The Meaning of the Red Spider Lily in Anime, Explained (With 7 Examples)

You may have seen the red spider lily show up in various anime series. Do you understand its symbolism? Here's what you need to know.

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The red spider lily (commonly called higanbana in Japanese) will sometimes appear in anime to impart ominous meaning to a scene. But why the red spider lily instead of, say, a black rose? Surely that would be more disturbing and evidently bad?

Well, manga and anime use symbolism just like any other narrative medium, and these symbols are usually rooted in traditions, legends, folklore, myths, etc. That's the case here, as there's a history that links the red spider lily with death, tragedy, and hell.

The red spider lily (Lycoris radiata) is a flowering plant that originates from Asia—most notably China and Korea, then later introduced to Japan and other countries beyond Asia.

In some traditions and religions, it was planted on graves as tributes to the departed. And since it was so often found in cemeteries, it eventually formed a reputation as the "flower of Hell" or "flower of death."

Not just death, either. The red spider lily can also be used to foreshadow farewells and goodbyes, likely rooted in the idea of two lovers who would never get to see each other again.

And now, the red spider lily is a significant symbol in anime that's used to hint at some kind of heartbreaking tragedy up ahead. Here are some of the best examples of red spider lilies in anime.

7. Ken Kaneki Embraces His Ghoul Side (Tokyo Ghoul)

Remember when Yamori captured and tortured Ken, pushing him to the limits of his sanity? That's when Rize appeared in his mind and talked to him about power—about accepting his Ghoul side.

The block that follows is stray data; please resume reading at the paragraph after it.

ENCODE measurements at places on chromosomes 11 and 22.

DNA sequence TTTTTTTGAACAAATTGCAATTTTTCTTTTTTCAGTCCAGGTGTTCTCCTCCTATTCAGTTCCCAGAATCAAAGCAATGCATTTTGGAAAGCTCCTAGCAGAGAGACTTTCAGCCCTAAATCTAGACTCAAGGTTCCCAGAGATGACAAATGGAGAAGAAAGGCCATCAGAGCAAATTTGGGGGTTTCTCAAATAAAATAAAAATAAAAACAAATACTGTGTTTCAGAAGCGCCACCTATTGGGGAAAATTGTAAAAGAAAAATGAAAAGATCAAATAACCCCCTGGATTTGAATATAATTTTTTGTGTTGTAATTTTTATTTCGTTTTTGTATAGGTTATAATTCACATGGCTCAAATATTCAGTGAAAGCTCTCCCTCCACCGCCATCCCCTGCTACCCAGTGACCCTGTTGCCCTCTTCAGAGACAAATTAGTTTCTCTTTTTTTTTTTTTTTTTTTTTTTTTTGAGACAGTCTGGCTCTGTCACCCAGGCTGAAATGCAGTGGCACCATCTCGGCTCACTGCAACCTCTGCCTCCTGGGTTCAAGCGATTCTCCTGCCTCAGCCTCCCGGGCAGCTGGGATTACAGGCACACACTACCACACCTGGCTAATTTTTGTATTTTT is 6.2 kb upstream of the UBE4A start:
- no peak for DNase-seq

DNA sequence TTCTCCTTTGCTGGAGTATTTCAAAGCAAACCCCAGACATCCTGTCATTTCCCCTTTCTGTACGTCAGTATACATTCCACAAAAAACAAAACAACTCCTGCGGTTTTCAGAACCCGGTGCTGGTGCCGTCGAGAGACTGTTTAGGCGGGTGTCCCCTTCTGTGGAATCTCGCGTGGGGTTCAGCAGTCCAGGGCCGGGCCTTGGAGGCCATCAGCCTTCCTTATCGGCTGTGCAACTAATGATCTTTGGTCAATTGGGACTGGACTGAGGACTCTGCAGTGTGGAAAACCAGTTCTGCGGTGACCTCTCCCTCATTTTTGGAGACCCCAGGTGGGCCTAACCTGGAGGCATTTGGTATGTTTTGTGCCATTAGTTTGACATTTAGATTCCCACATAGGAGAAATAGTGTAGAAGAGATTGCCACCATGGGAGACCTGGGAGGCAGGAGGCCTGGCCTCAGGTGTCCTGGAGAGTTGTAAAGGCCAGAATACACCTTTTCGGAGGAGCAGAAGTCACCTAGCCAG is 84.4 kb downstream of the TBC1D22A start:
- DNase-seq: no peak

In this case, the red spider lily doesn't symbolize the loss of someone's life but rather the loss of kindness within Ken, who then resorted to bloodthirst and violence to defeat his enemy.

The white flowers (which symbolize kindness and love) around them turn into red spider lilies, one after another.

6. Death of Dororo's Mother (Dororo)

In episode 9 of Mappa's Dororo, Dororo states that he (she) doesn't like red spider lilies. We learn that Dororo's loving mother died in a field of red spider lilies, making it her literal grave.

It was a totally heartbreaking scene as she left Dororo behind at a young age, after all the hardships they both endured.

Before this, there was a flashback scene that showed those flowers, with Dororo asking why the flowers were the same color as blood. Hibukuro (Dororo's father) says that they must have absorbed the blood of the dead, given that they lived during a war-stricken era.

5. Ending Credits (Demon Slayer)

You won't find any red spider lilies in Demon Slayer except in its end credits scene. Given that it's an anime series full of blood and death, the flower of death is a fitting one for the show.